Why does height matter for educational attainment? Evidence from German children
AbstractHeight is positively associated with educational attainment. We investigate the mechanisms behind this relationship using data on German pre-teen students. We show that taller children are more likely to enroll in Gymnasium, the most academic secondary school track, and that primary school teachers provide more favorable school track decisions to taller students. We find that a 1cm increase in height is associated with a 1.6 percentage points increase in the probability of attending Gymnasium. This holds even when controlling for academic achievement and parental background. In addition, we present evidence that height and social skills are positively associated already at age 2–3. We propose the association between height and noncognitive skills as a possible explanation of the height-school premium, even if discrimination cannot be ruled out entirely.
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Bibliographic InfoArticle provided by Elsevier in its journal Economics & Human Biology.
Volume (Year): 9 (2011)
Issue (Month): 4 ()
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Web page: http://www.elsevier.com/locate/inca/622964
Height; Height-school premium; Educational attainment; Social skills;
Find related papers by JEL classification:
- I21 - Health, Education, and Welfare - - Education - - - Analysis of Education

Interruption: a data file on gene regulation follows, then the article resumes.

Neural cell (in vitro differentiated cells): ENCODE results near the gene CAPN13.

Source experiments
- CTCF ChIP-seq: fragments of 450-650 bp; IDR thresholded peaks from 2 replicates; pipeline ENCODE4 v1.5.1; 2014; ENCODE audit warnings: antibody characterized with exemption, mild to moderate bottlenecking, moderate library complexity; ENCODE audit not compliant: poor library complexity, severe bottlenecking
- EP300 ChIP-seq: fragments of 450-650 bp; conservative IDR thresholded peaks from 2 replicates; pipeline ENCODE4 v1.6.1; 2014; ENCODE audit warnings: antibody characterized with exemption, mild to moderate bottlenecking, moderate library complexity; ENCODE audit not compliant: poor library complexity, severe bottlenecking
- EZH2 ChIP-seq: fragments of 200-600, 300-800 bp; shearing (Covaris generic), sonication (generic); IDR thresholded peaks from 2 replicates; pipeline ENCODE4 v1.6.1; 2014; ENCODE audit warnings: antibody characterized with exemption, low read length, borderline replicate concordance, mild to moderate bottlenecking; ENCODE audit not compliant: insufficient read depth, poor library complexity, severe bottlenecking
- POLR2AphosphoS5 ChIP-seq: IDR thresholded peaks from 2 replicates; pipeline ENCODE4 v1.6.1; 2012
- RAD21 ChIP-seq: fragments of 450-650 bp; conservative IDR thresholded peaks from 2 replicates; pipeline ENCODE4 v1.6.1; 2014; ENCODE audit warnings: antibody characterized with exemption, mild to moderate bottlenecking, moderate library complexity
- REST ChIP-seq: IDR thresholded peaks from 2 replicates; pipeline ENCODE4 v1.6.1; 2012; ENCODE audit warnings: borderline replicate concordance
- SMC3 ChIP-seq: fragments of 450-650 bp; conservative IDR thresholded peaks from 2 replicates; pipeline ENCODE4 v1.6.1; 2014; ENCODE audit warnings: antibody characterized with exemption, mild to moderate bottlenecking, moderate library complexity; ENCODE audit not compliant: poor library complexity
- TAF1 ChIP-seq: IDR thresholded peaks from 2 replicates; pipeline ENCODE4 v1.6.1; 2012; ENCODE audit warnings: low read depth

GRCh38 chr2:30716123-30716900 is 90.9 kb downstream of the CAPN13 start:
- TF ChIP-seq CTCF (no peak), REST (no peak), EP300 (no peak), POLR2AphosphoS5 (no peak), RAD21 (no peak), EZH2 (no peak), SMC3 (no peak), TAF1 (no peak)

- I28 - Health, Education, and Welfare - - Education - - - Government Policy
- J16 - Labor and Demographic Economics - - Demographic Economics - - - Economics of Gender; Non-labor Discrimination
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- Hassink, Wolter & van Leeuwen, Bas, 2013. "A Note on Height and Surnames: The Role of Networks," IZA Discussion Papers 7433, Institute for the Study of Labor (IZA).
- Dalgaard, Carl-Johan & Strulik, Holger, 2012. "Physiology and Development: Why the West is Taller than the Rest," Diskussionspapiere der Wirtschaftswissenschaftlichen FakultÃ¤t der Leibniz UniversitÃ¤t Hannover dp-494, Leibniz Universität Hannover, Wirtschaftswissenschaftliche Fakultät.
- Carrieri, Vincenzo & De Paola, Maria, 2012. "Height and subjective well-being in Italy," Economics & Human Biology, Elsevier, vol. 10(3), pages 289-298.
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